Within the Animals’ Allness: a poetic response to the growing solitary confinement of humans

December 14, 2013

Human-animal interactions and metamorphoses have become quite prominent in my thinking lately. The other night I saw a wonderful performance by the Theatre of the Ayre of Marc-Antoine Charpentier’s mini-opera, Actéon. It concerns the transformation of the eponymous character into a stag, in punishment for his viewing the goddess Diana bathing, and his subsequent death as his own hunting pack attack him. The sense of loss and abandonment to fate conveyed by Paul Agnew’s portrayal of Actéon at the moment of his metamorphosis was palpable and moving.

Actaeon by Parmigianino

Actaeon, 16th-century fresco by Parmigianino at Rocca Sanvitale Wikimedia commons

Perhaps prompted by that and the other magical animal stuff I’ve been writing about recently, my thoughts have turned to a poem I composed, and recurrently reworked,  in my late teens, inspired by a television documentary. The documentary, as far as I can remember, involved John Berger and was concerned with our relationship to animals. I was never happy with any of the versions of the poem, but I’ll reproduce here a version (for information purposes) adapted from a range of crossed-out drafts.



Living within the animals’ allness everywhere,

We ran with the panting hounds in the Caledon forests,

And danced around the white mare on the downs.

While Durotrigean tribesmen wore bulls’ horns

And bellowed as they charged into war.


(We have got past that stage now).


A skin of civilisation has grown:

As cars speed sleekly on ribbons of hope, a precious liquid coursing through their veins,

Carrying gilt-edged guarantees of wealth from city to city.


To protect today’s values the nations prepare (just in case)

To unleash blind destruction, which is only a finger’s twitch away

(And we don’t want a return to skins and woad).


The gold begins to flake.


In a roadside pasture

A tethered horse grazes spiritlessly.

A paper tiger gazes from a billboard.

In a thousand places now

A leash-bound dog pants down the street –

“Obey your master!”

And weekly visits to the supermarket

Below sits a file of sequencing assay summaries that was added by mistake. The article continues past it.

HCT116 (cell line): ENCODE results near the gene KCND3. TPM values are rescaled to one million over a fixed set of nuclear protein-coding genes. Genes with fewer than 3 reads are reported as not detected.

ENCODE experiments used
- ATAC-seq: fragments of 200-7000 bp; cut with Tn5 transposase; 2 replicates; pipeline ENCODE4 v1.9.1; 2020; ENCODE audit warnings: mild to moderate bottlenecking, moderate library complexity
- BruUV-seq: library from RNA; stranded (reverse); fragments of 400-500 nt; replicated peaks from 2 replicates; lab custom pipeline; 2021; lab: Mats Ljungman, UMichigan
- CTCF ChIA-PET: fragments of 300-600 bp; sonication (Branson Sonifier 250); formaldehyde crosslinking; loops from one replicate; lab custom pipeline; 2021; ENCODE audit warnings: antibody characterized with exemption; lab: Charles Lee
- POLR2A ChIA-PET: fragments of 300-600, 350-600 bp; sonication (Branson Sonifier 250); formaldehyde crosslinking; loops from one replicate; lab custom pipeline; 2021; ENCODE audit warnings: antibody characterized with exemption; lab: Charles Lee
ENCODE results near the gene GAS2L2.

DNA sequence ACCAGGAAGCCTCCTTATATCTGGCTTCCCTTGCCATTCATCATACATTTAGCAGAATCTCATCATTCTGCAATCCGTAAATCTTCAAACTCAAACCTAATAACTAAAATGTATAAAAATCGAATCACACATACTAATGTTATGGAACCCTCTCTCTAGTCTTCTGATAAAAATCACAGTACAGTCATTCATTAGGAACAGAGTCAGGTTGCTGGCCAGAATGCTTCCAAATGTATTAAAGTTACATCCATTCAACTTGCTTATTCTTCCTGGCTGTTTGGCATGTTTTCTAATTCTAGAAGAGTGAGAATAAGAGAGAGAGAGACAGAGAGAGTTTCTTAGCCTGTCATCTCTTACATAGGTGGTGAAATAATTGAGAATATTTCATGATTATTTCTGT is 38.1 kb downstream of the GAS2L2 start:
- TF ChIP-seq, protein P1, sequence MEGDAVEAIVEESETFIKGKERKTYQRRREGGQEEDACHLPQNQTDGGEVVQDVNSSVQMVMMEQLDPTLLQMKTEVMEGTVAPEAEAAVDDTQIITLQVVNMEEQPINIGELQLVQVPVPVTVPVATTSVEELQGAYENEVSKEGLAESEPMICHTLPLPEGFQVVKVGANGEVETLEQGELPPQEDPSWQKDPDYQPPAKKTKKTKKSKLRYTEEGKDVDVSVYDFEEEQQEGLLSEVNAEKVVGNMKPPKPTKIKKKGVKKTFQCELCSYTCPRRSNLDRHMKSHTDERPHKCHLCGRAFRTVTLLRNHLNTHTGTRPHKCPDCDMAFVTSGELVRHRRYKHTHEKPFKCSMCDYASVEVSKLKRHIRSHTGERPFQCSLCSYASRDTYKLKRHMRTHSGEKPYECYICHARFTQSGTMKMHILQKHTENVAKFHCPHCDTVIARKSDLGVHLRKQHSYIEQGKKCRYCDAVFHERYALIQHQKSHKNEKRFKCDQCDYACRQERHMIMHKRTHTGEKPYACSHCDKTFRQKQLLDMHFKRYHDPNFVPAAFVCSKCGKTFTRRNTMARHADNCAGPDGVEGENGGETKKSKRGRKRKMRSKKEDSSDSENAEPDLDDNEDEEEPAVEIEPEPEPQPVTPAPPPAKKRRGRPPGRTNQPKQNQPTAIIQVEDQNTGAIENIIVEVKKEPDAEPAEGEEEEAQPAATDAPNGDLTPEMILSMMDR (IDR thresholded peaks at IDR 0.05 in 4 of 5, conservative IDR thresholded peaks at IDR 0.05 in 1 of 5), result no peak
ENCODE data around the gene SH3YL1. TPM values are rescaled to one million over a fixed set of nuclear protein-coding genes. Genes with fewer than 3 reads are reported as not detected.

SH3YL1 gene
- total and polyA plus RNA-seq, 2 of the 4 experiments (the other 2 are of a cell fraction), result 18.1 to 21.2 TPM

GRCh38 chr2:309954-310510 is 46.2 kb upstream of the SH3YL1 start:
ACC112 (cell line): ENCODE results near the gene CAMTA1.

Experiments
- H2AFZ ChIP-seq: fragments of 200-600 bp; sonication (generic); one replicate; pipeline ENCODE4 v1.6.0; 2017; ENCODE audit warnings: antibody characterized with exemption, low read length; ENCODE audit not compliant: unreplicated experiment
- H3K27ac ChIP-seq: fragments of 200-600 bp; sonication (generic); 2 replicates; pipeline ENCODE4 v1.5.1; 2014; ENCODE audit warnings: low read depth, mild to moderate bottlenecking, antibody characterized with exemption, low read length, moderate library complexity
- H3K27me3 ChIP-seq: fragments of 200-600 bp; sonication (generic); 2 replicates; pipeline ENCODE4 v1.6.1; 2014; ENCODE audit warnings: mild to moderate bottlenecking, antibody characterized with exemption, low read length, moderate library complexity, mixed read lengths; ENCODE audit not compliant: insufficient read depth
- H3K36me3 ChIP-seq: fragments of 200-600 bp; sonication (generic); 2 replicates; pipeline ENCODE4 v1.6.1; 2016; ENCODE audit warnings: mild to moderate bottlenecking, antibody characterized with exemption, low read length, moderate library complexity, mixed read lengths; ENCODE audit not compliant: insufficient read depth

Should find bulls enough

In neat little packages stacked on the racks

As till bells ring the sameness.


The gold begins to flake.

Burghead Bull

In fact, the documentary, Parting Shots from Animals, was broadcast by the BBC in 1980 in the Omnibus strand. It looks at humans – and their growing solitary confinement – from the perspective of animals. Andy Merrifield writes that it would never get made today: it is ‘too satirical, too sombre in mood, too ironical in tone, too ambiguous in meaning for a contemporary television that flourishes through smiley faces, easy answers and readymade solutions’. The commentary ‘is not upbeat, nor is there any happy ending… Berger’s opening narrative is menacing, warning of an apocalypse now‘, giving way to an eerie vision with the sound turned down, as a white horse stands alone in a desolate field, ‘surrounded by bones and giant fossils of his long-extinct brethren’ (Andy Merrifield, 2012, John Berger, London: Reaktion Books, p.113). The poem’s ‘tethered horse’ that ‘grazes spiritlessly’ surely recalls that image.

I don’t want to overburden the slight frame of Totems with a detailed exegesis. Suffice to say, it was written against a discourse of progress that was exemplified by the propaganda of the nuclear industry, which cast its opponents as wanting ‘a return to skins and woad’. While I don’t hanker for archaic forms of hierarchy, militarism or brutality, the immediacy of the bovine bellowing of an Iron Age warband (the Durotriges lived in what is now Dorset) is deliberately contrasted with the mediation of a labour-saving flick of a switch, leading to the deaths of millions. Likewise, the shrink-wrapped anonymity of industrially processed meat further manifests this separation from the life of animals and the animal life of humans, into a confected, superficial  representation of life as ‘consumer freedom’ and permissible choice, ‘never tasted before’.

In an early draft I had written, ‘within the animals’ omnipotence’. The word ‘omnipotence’ – as a quality, usually associated with a transcendent, monotheistic God – had soon after been crossed out, to be replaced by ‘allness‘. It must have been an attempt to convey in more everyday terms the immanence of some kind of animating principle, an ‘ensouled materiality’, something which I’ve since learned can be seen as manifestations of the World Soul or anima mundi.


Now, as then, the circulation of commodities – the lifeblood of capitalist civilisation – continues to impose itself everywhere over and against the rhythm of life.


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